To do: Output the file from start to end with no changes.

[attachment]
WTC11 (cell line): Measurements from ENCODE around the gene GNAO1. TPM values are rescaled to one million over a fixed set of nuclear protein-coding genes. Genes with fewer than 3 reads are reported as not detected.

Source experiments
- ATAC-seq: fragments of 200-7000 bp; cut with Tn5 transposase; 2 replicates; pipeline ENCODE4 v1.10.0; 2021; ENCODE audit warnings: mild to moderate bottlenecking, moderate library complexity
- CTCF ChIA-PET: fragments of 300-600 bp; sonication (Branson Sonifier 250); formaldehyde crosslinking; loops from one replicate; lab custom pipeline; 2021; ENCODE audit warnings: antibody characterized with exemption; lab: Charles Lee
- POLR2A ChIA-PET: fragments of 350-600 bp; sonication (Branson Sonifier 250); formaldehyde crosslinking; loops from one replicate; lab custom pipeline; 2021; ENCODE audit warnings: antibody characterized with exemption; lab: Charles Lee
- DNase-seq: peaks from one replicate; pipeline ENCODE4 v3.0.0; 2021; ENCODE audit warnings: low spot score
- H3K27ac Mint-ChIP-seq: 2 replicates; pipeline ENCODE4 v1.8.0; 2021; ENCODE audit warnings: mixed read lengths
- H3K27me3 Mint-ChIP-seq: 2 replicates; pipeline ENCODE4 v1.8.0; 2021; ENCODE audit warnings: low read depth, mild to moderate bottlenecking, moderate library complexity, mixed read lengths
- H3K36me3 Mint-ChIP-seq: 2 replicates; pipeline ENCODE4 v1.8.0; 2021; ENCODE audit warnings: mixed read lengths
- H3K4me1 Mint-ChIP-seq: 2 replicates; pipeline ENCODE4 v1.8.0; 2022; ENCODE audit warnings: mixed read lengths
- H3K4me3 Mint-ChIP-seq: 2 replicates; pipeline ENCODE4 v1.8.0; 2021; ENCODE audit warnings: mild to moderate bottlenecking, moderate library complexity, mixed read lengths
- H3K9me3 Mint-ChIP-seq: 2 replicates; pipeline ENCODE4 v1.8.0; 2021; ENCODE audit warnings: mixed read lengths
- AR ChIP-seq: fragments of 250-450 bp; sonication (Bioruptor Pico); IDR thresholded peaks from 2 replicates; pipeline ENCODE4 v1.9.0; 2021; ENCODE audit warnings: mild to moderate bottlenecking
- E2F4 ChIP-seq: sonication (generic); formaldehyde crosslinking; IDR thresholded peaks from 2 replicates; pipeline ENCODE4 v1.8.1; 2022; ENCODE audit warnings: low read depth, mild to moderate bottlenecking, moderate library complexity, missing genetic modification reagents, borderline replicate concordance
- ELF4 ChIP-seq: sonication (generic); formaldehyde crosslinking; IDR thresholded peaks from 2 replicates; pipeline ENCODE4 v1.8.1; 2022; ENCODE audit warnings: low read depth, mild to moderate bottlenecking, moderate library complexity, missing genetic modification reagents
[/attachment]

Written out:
WTC11 (cell line): Measurements from ENCODE around the gene GNAO1. TPM values are rescaled to one million over a fixed set of nuclear protein-coding genes. Genes with fewer than 3 reads are reported as not detected.

Source experiments
- ATAC-seq: fragments of 200-7000 bp; cut with Tn5 transposase; 2 replicates; pipeline ENCODE4 v1.10.0; 2021; ENCODE audit warnings: mild to moderate bottlenecking, moderate library complexity
- CTCF ChIA-PET: fragments of 300-600 bp; sonication (Branson Sonifier 250); formaldehyde crosslinking; loops from one replicate; lab custom pipeline; 2021; ENCODE audit warnings: antibody characterized with exemption; lab: Charles Lee
- POLR2A ChIA-PET: fragments of 350-600 bp; sonication (Branson Sonifier 250); formaldehyde crosslinking; loops from one replicate; lab custom pipeline; 2021; ENCODE audit warnings: antibody characterized with exemption; lab: Charles Lee
- DNase-seq: peaks from one replicate; pipeline ENCODE4 v3.0.0; 2021; ENCODE audit warnings: low spot score
- H3K27ac Mint-ChIP-seq: 2 replicates; pipeline ENCODE4 v1.8.0; 2021; ENCODE audit warnings: mixed read lengths
- H3K27me3 Mint-ChIP-seq: 2 replicates; pipeline ENCODE4 v1.8.0; 2021; ENCODE audit warnings: low read depth, mild to moderate bottlenecking, moderate library complexity, mixed read lengths
- H3K36me3 Mint-ChIP-seq: 2 replicates; pipeline ENCODE4 v1.8.0; 2021; ENCODE audit warnings: mixed read lengths
- H3K4me1 Mint-ChIP-seq: 2 replicates; pipeline ENCODE4 v1.8.0; 2022; ENCODE audit warnings: mixed read lengths
- H3K4me3 Mint-ChIP-seq: 2 replicates; pipeline ENCODE4 v1.8.0; 2021; ENCODE audit warnings: mild to moderate bottlenecking, moderate library complexity, mixed read lengths
- H3K9me3 Mint-ChIP-seq: 2 replicates; pipeline ENCODE4 v1.8.0; 2021; ENCODE audit warnings: mixed read lengths
- AR ChIP-seq: fragments of 250-450 bp; sonication (Bioruptor Pico); IDR thresholded peaks from 2 replicates; pipeline ENCODE4 v1.9.0; 2021; ENCODE audit warnings: mild to moderate bottlenecking
- E2F4 ChIP-seq: sonication (generic); formaldehyde crosslinking; IDR thresholded peaks from 2 replicates; pipeline ENCODE4 v1.8.1; 2022; ENCODE audit warnings: low read depth, mild to moderate bottlenecking, moderate library complexity, missing genetic modification reagents, borderline replicate concordance
- ELF4 ChIP-seq: sonication (generic); formaldehyde crosslinking; IDR thresholded peaks from 2 replicates; pipeline ENCODE4 v1.8.1; 2022; ENCODE audit warnings: low read depth, mild to moderate bottlenecking, moderate library complexity, missing genetic modification reagents